There is also the problem of nicknames. As of this writing, a rapper who rejoices in the stage name “C-Murder” is on trial for murder. If I were asked to defend a man named “Murder” or any variation thereof, I would charge more. Massad Ayoob testified in favor of a police officer who had killed a felon nicknamed “Snake.” Captain Ayoob slipped the nickname into his testimony which seems to have had an effect on the jury.

Written statement, a VERY BAD idea!

There is a cynical defense attorney saying: “Anything you say will be misquoted and used against you.” In the movie, My Cousin Vinnie, two, unfortunate Yankees are suspected of murder and during questioning are accused of shooting a clerk. One incredulously asked, “I shot the clerk?” This is taken down and read in court as a confession. Theater audiences laughed, defense attorneys smiled and nodded. There have even been cases where comments by other persons have been attributed to the defendant, and used against him; complete silence is the only bulwark against these mistakes.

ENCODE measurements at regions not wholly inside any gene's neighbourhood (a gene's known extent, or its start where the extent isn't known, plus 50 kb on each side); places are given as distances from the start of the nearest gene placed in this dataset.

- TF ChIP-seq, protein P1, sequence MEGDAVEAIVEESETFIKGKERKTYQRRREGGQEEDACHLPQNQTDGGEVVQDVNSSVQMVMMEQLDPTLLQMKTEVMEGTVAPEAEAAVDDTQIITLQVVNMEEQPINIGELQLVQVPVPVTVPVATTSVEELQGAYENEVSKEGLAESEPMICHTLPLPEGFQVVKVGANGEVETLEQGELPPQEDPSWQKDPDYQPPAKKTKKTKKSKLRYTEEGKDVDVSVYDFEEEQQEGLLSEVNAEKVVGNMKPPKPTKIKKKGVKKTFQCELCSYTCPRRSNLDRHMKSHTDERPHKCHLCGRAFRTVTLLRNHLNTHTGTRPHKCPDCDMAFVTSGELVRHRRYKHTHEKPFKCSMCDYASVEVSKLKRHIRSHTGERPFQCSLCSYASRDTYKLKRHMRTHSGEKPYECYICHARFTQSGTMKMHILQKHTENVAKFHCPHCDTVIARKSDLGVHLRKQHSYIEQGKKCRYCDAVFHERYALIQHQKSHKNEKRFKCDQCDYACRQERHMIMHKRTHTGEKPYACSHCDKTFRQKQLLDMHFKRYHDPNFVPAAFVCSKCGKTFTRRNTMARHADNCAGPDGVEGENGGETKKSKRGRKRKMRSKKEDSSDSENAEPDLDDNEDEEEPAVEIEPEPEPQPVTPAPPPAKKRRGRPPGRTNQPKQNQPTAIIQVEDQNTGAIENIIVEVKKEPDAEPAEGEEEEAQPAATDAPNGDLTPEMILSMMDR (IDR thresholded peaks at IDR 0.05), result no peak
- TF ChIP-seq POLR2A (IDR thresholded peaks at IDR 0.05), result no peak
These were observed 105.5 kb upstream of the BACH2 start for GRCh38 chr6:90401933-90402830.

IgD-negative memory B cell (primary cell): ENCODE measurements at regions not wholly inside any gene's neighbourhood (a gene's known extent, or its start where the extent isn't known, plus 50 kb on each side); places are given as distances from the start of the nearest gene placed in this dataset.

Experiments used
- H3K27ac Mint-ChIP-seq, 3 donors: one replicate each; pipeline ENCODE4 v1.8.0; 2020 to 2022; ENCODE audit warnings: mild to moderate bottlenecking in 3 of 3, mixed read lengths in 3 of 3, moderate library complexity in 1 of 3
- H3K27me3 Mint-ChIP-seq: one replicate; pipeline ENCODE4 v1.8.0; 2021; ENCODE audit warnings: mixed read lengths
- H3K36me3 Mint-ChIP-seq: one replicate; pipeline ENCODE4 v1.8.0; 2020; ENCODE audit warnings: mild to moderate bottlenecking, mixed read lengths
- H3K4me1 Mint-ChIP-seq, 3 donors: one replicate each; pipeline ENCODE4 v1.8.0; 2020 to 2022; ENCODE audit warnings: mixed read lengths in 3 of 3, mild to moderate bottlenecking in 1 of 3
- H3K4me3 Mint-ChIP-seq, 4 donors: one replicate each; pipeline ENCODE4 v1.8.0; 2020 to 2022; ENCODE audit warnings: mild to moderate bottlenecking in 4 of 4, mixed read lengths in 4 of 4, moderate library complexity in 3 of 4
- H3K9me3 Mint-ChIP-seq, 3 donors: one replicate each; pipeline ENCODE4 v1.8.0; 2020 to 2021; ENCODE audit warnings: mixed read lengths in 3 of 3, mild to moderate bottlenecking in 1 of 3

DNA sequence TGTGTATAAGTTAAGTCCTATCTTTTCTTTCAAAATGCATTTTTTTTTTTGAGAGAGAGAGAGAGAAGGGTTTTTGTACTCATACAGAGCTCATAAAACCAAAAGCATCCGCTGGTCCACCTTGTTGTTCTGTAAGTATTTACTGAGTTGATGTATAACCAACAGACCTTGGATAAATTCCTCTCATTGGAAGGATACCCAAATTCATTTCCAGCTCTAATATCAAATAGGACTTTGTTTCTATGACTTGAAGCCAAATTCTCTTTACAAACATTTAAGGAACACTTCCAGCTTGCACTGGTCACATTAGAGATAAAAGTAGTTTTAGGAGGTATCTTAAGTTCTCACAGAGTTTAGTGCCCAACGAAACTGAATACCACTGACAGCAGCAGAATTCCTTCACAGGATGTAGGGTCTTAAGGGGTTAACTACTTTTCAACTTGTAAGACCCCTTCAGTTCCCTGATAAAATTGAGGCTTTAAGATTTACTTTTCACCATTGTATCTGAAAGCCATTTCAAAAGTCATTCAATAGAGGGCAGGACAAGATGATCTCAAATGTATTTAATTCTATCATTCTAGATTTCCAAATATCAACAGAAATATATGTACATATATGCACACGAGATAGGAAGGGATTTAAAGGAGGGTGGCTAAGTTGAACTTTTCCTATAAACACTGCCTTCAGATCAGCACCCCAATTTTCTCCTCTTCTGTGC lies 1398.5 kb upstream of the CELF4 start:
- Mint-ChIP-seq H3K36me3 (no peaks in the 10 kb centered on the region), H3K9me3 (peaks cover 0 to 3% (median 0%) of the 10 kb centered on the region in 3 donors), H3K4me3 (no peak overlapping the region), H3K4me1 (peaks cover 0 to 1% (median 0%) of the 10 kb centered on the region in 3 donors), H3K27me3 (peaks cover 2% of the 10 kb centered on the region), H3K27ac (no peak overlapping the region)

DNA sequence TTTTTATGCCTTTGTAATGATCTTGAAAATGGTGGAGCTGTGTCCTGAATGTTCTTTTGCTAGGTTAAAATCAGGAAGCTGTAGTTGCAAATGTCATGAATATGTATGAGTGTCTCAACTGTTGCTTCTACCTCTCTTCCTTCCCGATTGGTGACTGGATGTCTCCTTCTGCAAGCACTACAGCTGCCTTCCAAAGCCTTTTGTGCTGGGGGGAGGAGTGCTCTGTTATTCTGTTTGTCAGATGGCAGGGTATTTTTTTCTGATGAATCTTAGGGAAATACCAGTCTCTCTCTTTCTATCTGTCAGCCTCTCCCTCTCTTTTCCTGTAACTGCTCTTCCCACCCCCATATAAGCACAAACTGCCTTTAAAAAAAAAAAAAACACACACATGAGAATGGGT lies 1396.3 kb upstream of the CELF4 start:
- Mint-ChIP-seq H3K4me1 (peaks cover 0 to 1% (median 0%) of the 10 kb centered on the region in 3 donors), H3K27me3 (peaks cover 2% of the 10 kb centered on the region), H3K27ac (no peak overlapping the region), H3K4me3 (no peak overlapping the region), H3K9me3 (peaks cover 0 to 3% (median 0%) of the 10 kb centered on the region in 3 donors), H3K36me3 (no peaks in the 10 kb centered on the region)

The first statement is the 911 call. These calls are recorded and if the call sounds bad for the defendant, it will be played over and over again at trial. In one case, a man cocked his double-action revolver and went after a person who was shooting out windows. When he caught up with the threat he extended his revolver and in the process tripped the light single action trigger pull; arguably an accidental discharge. His 911 call records him saying that he thought he had just shot someone. The 911 operator, trained to keep him on the line and keep him talking, asked why he thought he had shot someone. The man replied, “Lady, I think I’m a pretty good shot.” This callous-sounding statement took accident off the table and the man had to live or die with a self-defense case. This all important introduction to law enforcement must be planned in advance.